The ringwork is an oval-shaped enclosure, measuring approximately 66m north-south by 74m east-west. The earthwork defences define an internal area approximately 32m by 40m and consist of an internal bank about 7m wide, composed of earth and stone, surrounded by a ditch also about 7m wide, enclosed by an outer bank approximately 3m wide. The northern half of the defensive circuit is much more prominent than the southern half. Here, the internal bank stands up to 1.1m high, the ditch is about 1m deep and the external bank stands about 0.2m high. To the south the banks have been reduced in height and the ditch, which has been largely infilled, survives as a buried feature. To compensate for the natural fall in the ground surface, the southern half of the interior has been slightly raised in order to create a level building platform.

To the west and south of the ringwork are the remains of former field boundary banks, set at right angles to one another. These banks appear to be later than the ringwork, with one running up to its western edge. In order to preserve the relationship between the field boundaries and the ringwork a 30m long section of these banks has been included in the scheduling.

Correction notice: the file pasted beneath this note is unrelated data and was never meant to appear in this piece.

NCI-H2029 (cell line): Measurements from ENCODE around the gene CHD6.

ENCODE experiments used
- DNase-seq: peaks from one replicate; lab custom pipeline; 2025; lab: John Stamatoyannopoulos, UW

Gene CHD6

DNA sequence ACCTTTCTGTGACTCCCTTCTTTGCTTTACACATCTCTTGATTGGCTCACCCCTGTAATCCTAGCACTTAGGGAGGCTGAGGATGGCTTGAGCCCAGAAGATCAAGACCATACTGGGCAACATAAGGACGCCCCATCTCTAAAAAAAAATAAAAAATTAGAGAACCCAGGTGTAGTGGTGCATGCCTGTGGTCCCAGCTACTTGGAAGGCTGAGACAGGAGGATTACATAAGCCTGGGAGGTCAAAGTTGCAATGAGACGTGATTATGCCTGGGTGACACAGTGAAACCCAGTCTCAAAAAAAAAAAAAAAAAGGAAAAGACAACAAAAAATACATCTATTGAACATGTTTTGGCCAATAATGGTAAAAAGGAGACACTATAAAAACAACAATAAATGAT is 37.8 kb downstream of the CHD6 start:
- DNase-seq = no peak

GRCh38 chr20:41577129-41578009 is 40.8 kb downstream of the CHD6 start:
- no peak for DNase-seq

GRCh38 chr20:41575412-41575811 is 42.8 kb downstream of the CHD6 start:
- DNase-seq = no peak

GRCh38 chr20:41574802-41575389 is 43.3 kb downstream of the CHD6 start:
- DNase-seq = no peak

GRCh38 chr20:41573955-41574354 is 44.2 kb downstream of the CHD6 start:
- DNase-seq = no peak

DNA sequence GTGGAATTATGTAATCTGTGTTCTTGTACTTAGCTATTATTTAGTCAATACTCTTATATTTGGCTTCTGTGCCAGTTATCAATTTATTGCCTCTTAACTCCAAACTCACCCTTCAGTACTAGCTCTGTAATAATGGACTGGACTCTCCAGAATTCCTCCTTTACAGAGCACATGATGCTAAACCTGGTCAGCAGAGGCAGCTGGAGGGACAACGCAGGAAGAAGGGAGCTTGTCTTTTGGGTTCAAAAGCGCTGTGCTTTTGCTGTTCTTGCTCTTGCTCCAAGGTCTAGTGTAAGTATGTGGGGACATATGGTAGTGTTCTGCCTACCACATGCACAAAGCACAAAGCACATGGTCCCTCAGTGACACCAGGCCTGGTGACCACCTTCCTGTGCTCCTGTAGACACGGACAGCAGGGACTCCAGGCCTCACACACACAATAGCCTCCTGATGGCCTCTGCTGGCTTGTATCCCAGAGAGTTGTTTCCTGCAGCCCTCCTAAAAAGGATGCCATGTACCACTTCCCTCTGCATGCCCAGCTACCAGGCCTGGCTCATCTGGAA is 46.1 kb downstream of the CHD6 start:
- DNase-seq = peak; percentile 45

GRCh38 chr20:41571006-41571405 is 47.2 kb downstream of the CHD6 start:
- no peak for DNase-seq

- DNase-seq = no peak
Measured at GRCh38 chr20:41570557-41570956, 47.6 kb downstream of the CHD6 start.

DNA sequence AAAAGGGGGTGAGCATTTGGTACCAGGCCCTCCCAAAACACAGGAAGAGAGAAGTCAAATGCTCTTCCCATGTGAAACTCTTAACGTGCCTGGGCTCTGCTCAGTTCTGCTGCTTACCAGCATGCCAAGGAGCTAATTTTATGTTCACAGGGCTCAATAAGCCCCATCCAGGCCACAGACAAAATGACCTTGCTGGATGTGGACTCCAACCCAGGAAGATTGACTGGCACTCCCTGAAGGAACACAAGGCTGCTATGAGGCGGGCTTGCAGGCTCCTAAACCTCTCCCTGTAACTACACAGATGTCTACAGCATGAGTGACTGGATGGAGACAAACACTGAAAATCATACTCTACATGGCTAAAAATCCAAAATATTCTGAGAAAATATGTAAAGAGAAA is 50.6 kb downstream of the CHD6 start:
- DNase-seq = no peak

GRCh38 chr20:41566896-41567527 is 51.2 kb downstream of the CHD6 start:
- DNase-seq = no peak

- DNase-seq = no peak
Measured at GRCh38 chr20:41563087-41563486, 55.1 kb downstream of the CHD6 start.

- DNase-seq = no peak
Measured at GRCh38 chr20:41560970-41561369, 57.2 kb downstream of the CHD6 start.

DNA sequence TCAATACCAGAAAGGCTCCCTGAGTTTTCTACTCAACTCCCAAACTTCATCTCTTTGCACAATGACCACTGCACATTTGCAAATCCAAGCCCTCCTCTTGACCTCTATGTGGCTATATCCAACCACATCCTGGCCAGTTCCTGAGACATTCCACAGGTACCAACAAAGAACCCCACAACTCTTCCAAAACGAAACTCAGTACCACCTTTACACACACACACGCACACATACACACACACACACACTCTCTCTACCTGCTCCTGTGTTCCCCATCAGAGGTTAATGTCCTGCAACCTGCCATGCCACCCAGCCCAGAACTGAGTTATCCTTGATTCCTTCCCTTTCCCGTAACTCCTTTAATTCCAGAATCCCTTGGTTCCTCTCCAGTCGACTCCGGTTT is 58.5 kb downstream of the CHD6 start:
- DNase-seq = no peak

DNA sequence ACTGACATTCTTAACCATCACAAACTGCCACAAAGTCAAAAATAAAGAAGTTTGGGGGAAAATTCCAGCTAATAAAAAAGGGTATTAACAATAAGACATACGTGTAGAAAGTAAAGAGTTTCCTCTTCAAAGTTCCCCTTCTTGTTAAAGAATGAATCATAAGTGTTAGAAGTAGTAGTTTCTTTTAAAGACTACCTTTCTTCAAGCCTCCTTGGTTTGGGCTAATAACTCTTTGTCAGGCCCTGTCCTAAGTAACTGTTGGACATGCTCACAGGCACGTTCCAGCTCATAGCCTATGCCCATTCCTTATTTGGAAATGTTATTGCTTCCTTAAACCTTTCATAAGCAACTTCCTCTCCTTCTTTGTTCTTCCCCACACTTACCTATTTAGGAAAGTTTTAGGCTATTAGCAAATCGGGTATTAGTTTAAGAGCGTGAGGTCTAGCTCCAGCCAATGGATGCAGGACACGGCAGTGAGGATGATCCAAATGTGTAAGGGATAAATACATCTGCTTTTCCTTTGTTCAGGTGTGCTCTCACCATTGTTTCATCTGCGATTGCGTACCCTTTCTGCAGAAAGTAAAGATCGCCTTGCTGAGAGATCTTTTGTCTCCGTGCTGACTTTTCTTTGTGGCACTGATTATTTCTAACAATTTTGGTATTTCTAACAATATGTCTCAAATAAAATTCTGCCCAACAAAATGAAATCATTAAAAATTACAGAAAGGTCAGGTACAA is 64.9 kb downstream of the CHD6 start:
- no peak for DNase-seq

All fence posts are excluded from the scheduling, although the ground beneath them is included.

MAP EXTRACT The site of the monument is shown on the attached map extract. It includes a 2 metre boundary around the archaeological features, considered to be essential for the monument's support and preservation.

Selected Sources

Legacy Record - This information may be included in the List Entry Details

National Grid Reference: SO 63140 84128

Map

Map
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The above map is for quick reference purposes only and may not be to scale. For a copy of the full scale map, please see the attached PDF - 1020145 .pdf

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This copy shows the entry on 20-Nov-2017 at 03:21:38.

End of official listing